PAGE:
The participation of a multidisciplinary team trained in the care of patients with hepatitis C has been shown to be a factor that improves treatment adherence. Ideally, to have an impact on all the potential factors that can endanger treatment adherence, the multidisciplinary team should be made up of specialists and nurses trained in antiviral treatment, as well as psychiatrists, psychologists, and social workers, given that there are psychosocial factors that must be taken into account and managed in those patients. 127–128

Among the factors that the patients themselves have identified as potential barriers at the time of deciding to begin treatment, as well as maintaining adherence to it, are the fear of death, the shame from the stigmatization of their disease condition, fear of losing their job, treatment side effects, complicated dosing regimens, and treatment access limitations in the public healthcare systems.127

Among the main factors identified by patients as facilitators of treatment adherence are social, family, and emotional support, viewed as an essential part of treatment, as well as the maintenance of effective communication with healthcare professionals adapted to each patient's needs. In that respect, having nurses trained in education about hepatitis C has been shown to be a useful strategy that favors treatment adherence.128

Patients that consume alcohol should not be excluded from the possibility of receiving antiviral treatment, but they should join a support program for maintaining abstinence from alcoholic beverages. Alcohol consumption in patients with hepatitis C is a factor that accelerates the progression of liver damage and increases the risk for developing cirrhosis and hepatocellular carcinoma.129 Alcohol intake ≥ 10g/day has been related to an increase in viral RNA.130 In addition, patients that are active consumers of alcohol are at greater risk for not maintaining treatment adherence or for suspending it prematurely.131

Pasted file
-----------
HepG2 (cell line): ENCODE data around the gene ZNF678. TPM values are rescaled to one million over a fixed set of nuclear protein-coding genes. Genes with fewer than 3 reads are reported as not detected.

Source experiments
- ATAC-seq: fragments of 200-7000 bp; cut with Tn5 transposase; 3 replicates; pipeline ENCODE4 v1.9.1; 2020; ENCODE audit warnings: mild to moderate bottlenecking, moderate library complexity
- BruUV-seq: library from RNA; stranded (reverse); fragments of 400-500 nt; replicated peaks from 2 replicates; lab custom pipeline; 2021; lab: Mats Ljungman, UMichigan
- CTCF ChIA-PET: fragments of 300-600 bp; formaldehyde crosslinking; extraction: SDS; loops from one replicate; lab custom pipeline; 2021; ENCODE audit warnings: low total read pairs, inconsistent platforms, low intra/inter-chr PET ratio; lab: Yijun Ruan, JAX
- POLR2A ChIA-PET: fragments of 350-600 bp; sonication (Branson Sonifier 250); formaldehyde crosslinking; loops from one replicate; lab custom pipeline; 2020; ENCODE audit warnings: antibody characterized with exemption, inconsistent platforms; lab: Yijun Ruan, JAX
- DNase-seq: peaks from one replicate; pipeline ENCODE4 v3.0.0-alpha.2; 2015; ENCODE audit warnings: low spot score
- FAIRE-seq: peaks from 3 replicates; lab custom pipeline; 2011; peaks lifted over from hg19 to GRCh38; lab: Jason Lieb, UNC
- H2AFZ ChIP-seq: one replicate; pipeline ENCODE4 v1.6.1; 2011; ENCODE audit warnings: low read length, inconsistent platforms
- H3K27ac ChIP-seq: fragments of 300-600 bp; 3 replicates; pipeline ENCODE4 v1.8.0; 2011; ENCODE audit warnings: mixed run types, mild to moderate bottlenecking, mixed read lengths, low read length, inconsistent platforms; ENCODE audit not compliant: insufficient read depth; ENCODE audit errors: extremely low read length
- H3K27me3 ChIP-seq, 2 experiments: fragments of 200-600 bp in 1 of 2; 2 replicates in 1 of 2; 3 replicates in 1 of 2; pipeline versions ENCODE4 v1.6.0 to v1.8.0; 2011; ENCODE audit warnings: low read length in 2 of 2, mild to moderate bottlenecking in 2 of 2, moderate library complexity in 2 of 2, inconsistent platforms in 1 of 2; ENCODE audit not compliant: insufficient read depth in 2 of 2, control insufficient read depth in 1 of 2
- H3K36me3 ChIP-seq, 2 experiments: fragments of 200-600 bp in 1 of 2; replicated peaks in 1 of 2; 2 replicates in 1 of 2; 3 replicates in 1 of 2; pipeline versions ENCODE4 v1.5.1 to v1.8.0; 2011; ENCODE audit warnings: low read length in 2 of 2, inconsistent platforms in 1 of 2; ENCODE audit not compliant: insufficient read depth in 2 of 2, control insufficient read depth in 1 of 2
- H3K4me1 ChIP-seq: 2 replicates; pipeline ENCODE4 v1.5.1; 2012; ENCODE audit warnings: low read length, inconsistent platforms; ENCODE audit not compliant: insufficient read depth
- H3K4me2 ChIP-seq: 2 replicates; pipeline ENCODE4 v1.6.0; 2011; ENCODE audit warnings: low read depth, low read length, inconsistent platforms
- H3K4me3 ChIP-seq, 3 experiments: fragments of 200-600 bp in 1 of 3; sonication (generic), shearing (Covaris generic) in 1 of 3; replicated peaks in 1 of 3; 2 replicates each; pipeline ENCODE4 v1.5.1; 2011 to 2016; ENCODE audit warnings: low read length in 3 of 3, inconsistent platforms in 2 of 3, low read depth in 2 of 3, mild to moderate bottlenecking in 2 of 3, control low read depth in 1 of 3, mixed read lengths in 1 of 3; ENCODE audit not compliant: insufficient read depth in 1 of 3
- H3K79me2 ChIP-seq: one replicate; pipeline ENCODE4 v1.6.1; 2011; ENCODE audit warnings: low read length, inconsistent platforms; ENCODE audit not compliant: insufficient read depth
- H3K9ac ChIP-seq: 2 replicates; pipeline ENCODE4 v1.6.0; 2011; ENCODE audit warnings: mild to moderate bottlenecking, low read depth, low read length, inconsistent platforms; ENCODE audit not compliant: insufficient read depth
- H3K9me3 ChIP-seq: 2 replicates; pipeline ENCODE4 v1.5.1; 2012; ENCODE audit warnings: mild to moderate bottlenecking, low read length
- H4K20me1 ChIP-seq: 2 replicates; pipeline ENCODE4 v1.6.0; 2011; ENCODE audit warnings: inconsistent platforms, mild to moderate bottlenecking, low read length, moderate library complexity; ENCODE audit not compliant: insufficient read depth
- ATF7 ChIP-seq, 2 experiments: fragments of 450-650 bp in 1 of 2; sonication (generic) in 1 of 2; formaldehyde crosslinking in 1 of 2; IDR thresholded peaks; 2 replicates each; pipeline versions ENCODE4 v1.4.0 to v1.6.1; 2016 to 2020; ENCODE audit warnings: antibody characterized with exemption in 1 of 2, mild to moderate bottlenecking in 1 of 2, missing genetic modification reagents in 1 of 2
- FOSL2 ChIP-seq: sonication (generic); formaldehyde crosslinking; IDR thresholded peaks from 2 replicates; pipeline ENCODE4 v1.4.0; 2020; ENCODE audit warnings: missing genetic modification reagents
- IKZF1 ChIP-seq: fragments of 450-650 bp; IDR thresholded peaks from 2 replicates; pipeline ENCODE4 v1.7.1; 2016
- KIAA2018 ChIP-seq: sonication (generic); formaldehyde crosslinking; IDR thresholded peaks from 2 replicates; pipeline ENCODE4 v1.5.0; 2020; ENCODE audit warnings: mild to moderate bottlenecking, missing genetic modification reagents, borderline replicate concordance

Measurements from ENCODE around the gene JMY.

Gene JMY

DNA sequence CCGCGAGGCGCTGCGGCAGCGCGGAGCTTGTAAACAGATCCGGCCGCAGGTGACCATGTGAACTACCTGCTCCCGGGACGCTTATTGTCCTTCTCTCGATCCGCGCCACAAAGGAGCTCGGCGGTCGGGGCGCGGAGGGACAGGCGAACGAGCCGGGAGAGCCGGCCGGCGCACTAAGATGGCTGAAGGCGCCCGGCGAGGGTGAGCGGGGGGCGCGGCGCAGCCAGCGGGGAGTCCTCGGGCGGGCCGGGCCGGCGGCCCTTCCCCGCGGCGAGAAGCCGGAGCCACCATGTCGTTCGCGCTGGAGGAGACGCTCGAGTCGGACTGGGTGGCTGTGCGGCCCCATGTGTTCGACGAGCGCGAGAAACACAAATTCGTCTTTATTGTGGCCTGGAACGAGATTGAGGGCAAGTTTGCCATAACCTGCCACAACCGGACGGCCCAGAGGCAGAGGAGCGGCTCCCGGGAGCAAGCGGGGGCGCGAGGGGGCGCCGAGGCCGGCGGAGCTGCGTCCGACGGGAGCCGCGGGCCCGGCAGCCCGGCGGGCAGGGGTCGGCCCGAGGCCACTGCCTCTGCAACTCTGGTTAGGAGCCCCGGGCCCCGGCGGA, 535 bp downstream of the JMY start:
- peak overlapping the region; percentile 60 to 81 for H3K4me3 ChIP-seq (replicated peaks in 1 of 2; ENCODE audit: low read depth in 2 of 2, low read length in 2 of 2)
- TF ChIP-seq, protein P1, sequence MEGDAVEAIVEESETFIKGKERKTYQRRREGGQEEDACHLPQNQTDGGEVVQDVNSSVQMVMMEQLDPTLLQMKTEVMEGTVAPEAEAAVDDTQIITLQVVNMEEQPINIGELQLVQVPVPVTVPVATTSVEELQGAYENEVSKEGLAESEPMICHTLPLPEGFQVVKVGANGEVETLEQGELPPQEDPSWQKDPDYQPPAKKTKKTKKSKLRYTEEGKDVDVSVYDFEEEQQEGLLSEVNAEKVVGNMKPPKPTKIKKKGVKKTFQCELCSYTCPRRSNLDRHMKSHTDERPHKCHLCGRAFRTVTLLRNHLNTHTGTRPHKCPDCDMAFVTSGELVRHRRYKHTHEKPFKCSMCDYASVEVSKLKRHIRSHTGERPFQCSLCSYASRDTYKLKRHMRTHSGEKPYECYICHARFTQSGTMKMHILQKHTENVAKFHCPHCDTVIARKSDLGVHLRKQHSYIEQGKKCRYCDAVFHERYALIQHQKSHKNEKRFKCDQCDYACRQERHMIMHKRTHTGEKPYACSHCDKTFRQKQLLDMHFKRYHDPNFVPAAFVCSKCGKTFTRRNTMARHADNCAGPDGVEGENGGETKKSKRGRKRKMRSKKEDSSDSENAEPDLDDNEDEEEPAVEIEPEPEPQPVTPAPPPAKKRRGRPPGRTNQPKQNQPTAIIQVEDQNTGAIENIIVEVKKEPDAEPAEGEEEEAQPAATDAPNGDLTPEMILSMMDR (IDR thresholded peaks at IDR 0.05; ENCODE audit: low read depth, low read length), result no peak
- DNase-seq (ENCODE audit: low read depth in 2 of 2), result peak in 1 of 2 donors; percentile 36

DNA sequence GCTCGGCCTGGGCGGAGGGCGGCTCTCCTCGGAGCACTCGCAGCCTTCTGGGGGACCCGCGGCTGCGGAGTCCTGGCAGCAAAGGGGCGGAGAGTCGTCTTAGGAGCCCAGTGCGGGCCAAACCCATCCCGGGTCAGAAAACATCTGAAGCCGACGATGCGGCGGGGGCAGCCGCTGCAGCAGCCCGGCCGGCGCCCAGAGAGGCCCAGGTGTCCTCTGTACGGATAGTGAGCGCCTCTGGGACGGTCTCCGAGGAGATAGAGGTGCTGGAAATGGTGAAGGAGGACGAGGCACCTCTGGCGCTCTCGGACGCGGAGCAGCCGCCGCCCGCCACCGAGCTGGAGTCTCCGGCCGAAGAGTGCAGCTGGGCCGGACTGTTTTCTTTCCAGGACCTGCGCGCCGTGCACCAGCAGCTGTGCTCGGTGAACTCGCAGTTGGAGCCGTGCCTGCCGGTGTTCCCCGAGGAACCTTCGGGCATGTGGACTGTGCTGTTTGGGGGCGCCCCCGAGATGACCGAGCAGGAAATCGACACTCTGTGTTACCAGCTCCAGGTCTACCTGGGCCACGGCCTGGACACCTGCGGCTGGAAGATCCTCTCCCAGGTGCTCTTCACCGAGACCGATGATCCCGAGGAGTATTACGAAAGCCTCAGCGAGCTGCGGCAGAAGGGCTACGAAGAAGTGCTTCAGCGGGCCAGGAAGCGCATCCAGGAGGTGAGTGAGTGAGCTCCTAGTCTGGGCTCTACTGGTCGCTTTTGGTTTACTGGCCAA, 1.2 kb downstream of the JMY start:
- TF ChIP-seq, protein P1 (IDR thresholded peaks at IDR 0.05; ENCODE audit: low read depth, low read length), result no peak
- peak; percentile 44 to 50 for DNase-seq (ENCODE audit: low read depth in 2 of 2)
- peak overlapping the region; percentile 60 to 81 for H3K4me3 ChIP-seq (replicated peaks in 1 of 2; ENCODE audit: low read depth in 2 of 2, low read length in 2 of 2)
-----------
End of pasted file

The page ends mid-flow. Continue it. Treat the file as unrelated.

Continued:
The sharing of needles/syringes among injection drug users (IDUs) is one of the most relevant risk factors associated with hepatitis C infection. It is also known that there is an increased risk in IDUs for hepatitis C virus reinfection, as well as for hepatitis B virus and HIV infection.132,133 The prevalence of chronic hepatitis C is high among IDUs. A recent study found that up to 47.7% of the patients participating in a rehabilitation program had positive antibodies against hepatitis C, when screened for the disease. Despite the elevated prevalence reported, only 2.21% of the patients that were IDUs in that study had access to antiviral treatment.134 Non-injection drug users (non-IDUs) are also a group with greater risk for becoming infected with hepatitis C and other viruses, compared with the general population. The authors of a study in which 182 subjects treated at a rehabilitation center were evaluated found a 12.6% prevalence of hepatitis C among the non-IDUs. The risk factors identified in those patients were the sharing of cocaine inhalation tubes and having a tattoo. Active injection or non-injection drug use is related to risk behaviors that can jeopardize adherence to antiviral treatment. Patients that are IDUs or non-IDUs should be considered for receiving antiviral treatment, but they must enter a rehabilitation program for treating their drug addiction, as well as ensuring greater success in antiviral treatment adherence.136,137

Recommendations

  • HCV treatment, depending on individual patient characteristics, should be administered by health professionals with experience in HCV evaluation and treatment (A1).

Level of agreement: in complete agreement 100%.

In agreement with minor reservations: 0%.

  • Patients with HCV infection should be made aware of the importance of treatment adherence to achieve SVR (A1).

Level of agreement: in complete agreement 100%.

In agreement with minor reservations: 0%.